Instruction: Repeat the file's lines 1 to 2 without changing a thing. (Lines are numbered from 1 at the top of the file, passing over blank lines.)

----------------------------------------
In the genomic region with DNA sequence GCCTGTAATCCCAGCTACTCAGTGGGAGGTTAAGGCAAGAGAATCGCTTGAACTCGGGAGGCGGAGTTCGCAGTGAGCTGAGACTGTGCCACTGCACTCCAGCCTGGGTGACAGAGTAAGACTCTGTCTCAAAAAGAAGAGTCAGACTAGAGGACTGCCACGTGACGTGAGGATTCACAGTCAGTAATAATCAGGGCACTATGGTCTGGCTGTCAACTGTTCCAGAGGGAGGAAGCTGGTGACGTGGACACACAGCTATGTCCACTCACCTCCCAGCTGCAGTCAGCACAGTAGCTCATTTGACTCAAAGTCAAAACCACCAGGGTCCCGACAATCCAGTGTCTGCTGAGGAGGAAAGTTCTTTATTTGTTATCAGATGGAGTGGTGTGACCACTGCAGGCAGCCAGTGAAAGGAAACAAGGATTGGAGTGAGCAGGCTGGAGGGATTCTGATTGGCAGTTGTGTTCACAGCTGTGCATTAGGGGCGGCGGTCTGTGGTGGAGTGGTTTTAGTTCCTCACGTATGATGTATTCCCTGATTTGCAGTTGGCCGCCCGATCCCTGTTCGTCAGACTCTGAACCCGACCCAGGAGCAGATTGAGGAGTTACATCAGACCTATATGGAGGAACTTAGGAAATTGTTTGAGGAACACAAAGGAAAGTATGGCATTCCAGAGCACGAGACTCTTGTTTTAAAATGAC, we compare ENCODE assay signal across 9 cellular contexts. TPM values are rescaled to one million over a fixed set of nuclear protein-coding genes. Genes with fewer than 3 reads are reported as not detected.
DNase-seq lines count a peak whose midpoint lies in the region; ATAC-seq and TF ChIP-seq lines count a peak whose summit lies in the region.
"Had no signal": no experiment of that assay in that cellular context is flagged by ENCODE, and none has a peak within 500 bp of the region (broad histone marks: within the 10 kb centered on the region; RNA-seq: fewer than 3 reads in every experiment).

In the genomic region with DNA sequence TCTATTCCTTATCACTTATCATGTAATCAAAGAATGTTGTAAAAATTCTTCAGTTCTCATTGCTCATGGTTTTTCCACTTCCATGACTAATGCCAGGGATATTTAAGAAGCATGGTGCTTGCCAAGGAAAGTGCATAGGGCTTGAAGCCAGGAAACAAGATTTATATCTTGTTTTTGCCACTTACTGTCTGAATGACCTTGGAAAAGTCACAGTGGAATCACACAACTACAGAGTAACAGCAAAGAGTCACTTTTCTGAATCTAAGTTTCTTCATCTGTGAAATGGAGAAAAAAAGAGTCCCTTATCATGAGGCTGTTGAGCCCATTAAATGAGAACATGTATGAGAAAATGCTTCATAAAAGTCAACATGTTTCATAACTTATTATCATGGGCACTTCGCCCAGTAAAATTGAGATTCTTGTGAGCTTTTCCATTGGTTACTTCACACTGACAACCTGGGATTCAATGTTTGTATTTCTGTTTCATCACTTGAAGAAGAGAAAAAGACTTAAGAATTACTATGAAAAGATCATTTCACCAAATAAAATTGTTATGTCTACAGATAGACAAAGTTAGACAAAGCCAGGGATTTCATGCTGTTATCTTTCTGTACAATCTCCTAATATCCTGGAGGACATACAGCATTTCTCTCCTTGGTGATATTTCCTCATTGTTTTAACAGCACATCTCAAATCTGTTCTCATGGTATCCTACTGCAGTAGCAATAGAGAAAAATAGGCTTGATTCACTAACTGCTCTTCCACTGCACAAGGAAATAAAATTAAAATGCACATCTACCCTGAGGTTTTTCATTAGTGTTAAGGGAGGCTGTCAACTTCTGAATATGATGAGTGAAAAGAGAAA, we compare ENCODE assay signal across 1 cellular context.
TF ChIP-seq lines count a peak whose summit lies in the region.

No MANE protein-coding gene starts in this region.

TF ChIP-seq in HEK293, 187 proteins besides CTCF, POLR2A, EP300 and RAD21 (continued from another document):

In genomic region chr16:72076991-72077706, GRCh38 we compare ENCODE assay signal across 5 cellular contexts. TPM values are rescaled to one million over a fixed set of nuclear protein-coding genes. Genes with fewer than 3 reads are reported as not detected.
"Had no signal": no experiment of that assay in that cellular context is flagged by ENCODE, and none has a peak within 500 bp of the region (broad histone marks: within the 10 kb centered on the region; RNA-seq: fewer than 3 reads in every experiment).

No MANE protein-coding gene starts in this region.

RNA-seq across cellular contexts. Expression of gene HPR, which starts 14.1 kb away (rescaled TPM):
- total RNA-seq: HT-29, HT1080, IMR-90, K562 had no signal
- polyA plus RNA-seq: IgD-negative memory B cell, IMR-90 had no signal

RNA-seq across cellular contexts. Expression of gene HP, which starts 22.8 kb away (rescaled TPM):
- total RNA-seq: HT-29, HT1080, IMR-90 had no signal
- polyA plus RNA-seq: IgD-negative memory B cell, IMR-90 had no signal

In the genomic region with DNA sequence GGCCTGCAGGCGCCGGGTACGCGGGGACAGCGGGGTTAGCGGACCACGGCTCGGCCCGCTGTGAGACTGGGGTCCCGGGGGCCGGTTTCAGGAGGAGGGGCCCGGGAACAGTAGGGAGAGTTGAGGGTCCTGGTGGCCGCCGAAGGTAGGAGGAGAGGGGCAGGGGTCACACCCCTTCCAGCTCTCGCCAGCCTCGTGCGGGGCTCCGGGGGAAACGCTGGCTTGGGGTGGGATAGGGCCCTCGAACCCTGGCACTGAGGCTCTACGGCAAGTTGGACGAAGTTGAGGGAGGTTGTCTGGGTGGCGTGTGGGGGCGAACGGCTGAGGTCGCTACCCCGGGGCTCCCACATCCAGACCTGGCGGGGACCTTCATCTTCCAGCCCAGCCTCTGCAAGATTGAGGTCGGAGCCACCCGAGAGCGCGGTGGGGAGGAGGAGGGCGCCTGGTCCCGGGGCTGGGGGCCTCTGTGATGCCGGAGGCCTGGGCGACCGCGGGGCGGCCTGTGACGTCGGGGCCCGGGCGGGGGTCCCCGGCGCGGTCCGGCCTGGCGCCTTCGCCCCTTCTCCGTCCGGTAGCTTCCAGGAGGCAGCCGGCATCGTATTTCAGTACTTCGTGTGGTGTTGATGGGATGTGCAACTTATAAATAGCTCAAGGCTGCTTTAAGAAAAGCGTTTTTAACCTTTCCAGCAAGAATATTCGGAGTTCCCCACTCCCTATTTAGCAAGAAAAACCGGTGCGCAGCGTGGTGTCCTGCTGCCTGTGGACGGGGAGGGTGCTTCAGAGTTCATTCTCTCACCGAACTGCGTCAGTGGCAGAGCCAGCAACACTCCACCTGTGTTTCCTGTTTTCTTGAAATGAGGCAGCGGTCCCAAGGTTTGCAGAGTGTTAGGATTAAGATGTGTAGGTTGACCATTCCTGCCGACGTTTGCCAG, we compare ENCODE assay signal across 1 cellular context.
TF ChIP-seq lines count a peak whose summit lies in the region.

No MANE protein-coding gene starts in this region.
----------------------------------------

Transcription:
In the genomic region with DNA sequence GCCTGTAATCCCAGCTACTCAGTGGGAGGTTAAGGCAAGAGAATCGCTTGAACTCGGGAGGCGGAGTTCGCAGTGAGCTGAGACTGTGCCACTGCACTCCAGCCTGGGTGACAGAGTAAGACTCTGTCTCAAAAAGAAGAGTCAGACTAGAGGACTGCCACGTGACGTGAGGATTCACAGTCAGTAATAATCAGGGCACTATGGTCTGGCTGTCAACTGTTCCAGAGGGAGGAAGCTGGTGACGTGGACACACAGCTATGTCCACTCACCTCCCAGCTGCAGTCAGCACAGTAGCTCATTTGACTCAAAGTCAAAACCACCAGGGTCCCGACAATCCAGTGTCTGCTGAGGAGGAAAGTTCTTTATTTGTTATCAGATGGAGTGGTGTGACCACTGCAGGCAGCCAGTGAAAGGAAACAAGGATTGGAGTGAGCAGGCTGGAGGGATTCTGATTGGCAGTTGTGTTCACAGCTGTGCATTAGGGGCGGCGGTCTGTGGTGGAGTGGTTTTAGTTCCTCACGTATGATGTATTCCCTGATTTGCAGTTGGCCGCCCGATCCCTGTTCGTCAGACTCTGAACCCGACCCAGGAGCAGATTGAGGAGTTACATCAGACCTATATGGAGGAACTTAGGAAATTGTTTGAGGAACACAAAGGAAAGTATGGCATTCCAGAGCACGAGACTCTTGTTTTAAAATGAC, we compare ENCODE assay signal across 9 cellular contexts. TPM values are rescaled to one million over a fixed set of nuclear protein-coding genes. Genes with fewer than 3 reads are reported as not detected.
DNase-seq lines count a peak whose midpoint lies in the region; ATAC-seq and TF ChIP-seq lines count a peak whose summit lies in the region.